In this article, we will discuss the differences between house centipedes and silverfish. These are two very common household pests that many people confuse.
Quick Navigation: What's in This Guide?
- How to Tell The Difference Between House Centipedes and Silverfish
- Distinction Of Centipedes vs Silverfish
- House Centipedes Key Characteristics
- Silverfish Key Characteristics
- Differences Centipedes and Silverfish Bite
- Pros and Cons of Infestations
- Centipedes and Silverfish Diets
- Centipedes and Silverfish Habitat
- Centipedes and Silverfish Eggs
- Prevention of Centipedes and Silverfish
How to Tell The Difference Between House Centipedes and Silverfish
One of the easiest ways to tell the difference between a silverfish and a house centipede is by looking at the number of legs. House centipedes have way more legs than silverfish (house centipedes typically have around 30 legs, compared to silverfish which only have 6). Female house centipedes also have a rear pair that extends behind them, about twice the length of the torso. It’s these rear legs that cause a lot of confusion because house centipedes have them as well.
Unfortunately, house centipedes can sometimes grow beyond the length of a human palm. These giant variants are less common, but several times as scary. House centipedes are typically a yellow-brown color, and the legs often have dark bands along them.
Silverfish are a gray-silver tone, so there’s another clue for you. Sometimes they are dark brown, but they’ll always be darker than the centipedes.
They are significantly shorter than even male centipedes (a fully matured silverfish is typically under 1 inch long), and their six legs are all pretty short.
Silverfish have two long antennae that pop from the head, and three leg-like appendages jutting from the abdomen. These five extensions are not legs, but sensory apparatuses. The legs and sensory extensions are a light brown tone most of the time.
Related Article: 10 Best Ways to Get Rid of Silverfish
Distinction Of Centipedes vs Silverfish
Once you note the key differences, you’ll see they are actually not too tough to tell apart. Not that anyone wants to stand around looking at them. Centipedes in particular are creepy crawlers, and they bite. Yup.
House Centipedes Key Characteristics
- Typically have 15 pairs of long legs (nearly twice the length of their body)
- Light yellow-brown bodies
- Dark bands running down the torso
- Typically between 1 and 6 inches long
Silverfish Key Characteristics
- Have 6 legs growing from the abdomen
- Shiny silver/gray bodies (occasionally dark brown)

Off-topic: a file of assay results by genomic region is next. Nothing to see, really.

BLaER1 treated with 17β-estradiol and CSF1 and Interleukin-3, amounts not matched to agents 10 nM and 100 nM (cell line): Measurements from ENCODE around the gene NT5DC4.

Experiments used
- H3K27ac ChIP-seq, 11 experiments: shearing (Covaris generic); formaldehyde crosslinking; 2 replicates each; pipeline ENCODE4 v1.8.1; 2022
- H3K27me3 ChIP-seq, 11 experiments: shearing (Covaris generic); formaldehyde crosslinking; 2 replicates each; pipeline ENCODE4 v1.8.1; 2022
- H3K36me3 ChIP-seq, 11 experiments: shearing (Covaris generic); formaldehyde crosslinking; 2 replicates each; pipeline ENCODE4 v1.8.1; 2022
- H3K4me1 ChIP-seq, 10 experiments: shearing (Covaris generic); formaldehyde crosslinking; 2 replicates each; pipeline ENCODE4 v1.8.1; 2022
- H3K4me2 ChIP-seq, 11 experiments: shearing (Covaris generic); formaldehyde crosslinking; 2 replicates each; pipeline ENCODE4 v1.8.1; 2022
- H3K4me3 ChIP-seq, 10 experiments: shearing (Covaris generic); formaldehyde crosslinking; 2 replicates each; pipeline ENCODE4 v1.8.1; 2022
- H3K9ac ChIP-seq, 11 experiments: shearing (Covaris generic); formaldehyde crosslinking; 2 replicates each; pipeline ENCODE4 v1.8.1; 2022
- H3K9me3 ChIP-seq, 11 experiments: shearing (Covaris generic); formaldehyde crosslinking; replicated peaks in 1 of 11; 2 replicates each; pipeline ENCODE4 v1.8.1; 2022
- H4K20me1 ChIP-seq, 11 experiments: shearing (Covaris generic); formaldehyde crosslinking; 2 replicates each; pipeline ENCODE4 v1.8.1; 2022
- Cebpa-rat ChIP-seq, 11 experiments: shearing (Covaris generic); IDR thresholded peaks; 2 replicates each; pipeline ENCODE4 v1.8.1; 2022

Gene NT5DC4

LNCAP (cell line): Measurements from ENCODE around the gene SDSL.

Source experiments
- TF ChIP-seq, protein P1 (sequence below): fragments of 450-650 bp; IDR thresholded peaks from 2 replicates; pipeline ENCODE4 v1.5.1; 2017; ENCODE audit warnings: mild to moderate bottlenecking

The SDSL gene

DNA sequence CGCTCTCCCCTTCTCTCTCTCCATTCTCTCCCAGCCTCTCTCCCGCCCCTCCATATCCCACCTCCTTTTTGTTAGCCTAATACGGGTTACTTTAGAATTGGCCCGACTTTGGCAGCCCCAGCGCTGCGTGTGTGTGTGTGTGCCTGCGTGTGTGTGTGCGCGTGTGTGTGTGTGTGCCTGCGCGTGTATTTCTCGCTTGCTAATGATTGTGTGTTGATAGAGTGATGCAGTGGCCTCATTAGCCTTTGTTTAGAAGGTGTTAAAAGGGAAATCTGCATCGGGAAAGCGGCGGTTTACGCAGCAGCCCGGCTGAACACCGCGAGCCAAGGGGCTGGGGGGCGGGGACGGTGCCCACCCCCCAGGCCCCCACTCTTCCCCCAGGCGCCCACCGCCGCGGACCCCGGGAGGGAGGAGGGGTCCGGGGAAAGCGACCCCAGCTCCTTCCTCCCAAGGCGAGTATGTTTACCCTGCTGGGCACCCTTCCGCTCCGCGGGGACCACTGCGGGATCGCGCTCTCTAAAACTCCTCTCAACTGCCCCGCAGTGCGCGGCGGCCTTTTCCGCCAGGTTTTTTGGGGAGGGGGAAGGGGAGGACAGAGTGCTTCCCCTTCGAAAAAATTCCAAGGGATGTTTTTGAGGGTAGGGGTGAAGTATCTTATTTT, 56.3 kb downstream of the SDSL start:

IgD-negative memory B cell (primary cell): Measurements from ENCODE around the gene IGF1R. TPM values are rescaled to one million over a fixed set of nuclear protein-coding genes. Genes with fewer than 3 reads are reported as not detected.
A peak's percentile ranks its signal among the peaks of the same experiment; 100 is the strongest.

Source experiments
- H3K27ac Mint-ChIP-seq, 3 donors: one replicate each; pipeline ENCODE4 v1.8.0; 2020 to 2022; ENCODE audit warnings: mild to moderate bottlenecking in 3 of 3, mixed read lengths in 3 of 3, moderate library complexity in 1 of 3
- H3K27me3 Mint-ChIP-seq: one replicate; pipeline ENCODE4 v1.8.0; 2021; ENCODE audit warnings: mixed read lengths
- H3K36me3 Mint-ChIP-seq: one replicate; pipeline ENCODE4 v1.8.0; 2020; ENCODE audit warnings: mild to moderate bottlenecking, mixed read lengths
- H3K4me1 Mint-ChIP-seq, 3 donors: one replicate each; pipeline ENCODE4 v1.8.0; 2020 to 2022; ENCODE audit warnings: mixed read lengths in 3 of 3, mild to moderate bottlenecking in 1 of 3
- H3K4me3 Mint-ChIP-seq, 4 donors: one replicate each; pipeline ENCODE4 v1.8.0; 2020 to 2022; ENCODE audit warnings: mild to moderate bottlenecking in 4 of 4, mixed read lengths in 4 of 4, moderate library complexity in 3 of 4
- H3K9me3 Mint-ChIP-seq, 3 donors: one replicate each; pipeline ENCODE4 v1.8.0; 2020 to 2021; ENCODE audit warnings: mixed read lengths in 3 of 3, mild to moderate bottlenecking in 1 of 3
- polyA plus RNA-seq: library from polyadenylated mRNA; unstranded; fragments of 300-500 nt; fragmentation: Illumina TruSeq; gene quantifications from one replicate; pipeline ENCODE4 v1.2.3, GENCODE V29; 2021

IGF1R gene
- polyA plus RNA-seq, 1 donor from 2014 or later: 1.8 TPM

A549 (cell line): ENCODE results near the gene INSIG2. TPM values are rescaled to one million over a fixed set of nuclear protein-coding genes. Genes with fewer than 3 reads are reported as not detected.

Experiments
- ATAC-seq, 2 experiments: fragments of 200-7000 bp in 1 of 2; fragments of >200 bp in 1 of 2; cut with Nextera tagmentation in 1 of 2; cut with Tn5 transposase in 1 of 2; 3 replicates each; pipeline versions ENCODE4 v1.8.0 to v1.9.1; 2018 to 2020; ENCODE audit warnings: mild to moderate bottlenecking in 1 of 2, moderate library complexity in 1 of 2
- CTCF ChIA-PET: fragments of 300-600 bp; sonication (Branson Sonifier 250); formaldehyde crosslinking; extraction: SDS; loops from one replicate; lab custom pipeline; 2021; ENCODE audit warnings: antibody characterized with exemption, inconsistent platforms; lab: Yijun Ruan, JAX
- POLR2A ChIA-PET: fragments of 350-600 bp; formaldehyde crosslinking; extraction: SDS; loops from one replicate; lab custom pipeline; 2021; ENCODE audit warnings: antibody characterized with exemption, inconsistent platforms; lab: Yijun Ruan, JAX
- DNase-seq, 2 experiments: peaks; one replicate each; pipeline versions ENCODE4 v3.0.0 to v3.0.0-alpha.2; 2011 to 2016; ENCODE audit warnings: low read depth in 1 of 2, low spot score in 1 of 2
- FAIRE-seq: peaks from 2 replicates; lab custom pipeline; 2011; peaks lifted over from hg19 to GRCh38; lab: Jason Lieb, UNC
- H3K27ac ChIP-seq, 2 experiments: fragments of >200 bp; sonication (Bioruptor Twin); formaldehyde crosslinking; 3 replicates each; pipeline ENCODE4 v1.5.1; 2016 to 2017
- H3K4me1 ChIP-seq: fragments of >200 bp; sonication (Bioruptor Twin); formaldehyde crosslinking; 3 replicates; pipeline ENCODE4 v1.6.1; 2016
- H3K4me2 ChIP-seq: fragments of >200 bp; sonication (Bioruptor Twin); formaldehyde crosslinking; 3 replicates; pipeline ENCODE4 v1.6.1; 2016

- Two long antenna coming from the head
- Three long feelers extending from the thorax
- Smaller than centipedes
- Fairly soft body
- Typically between 0.5 and a 1 inch long
Related Article: 10 Best Ways to Get Rid of House Centipedes
Differences Centipedes and Silverfish Bite
Here is a key difference between house centipedes and silverfish: Centipedes bite. There are pros and cons here, believe it or not.
Yeah, centipedes bite, but you aren’t going to be rushed to the hospital when it happens. A centipede bite will feel like a bee sting at the absolute worst. They have a tiny bit of venom to dispense, and it’s really meant for messing up their smaller-insect prey.
So unless you’re dealing with some enormous Australian house centipede, a bite is unpleasant, but nothing to worry about. Most bites only happen because someone picks up a house centipede. At that point, you sort of deserve it.
Silverfish, the more proliferative of the two, are thankfully a non-biting species. They might leave chew marks in various foods or other objects, but they don’t bite living organisms. Hey, we’re living organisms! Phew.
Pros and Cons of Infestations
Never thought you’d see this section, did you? Well there are pros and cons to some pest infestations, and we’re going to mention them.
Silverfish infestations aren’t actually beneficial in any noticeable way. Unless you like looking at them or something. After all, silverfish will literally eat your books. Their love for paper is the bane of libraries everywhere.
But house centipedes can be slightly useful! Due to their limiting reproductive habits, house centipedes typically don’t require you to go full Rambo with a pair of insect spray cans. They won’t be very numerous, and you might not even see them.
The real bonus, however, is that they can consume more annoying pests that live in your home. House centipedes are nature’s bug killer, and they will make quick work of little insect pests.
As for the cons to infestation, well, they mean bugs in the house. Yuck.
Centipedes and Silverfish Diets
Silverfish are all about the carbs and the sugars. To be fair, who isn’t?
They’ll also eat paper, various crumbs, dried out bits of food, and other natural fibers. Funny enough, house centipedes actually eat silverfish. That makes centipedes a form of pest control! Personally, we would set the house on fire before bringing house centipedes into it.
House centipedes can actually indicate the presence of other bugs in the home too. They feast on other buggies like spiders, bedbugs, and termites.
Oh, and roaches. Yes, house centipedes prey on everyone’s favorite insectoid armageddon survivors. We wish we could actually recommend machine guns as pest control in this case.
At least with house centipedes, your food is safe. They are strictly bug eaters.
Centipedes and Silverfish Habitat
Damp, moist areas will allow both species to invade and take over your home.
You may not notice a centipede/silverfish infestation right away. They are both nocturnal, so you will probably be resting in bed while they scuttle around your dark house.
If you flip on a light, they will both scurry very quickly. House centipedes and silverfish are really fast, so watch out!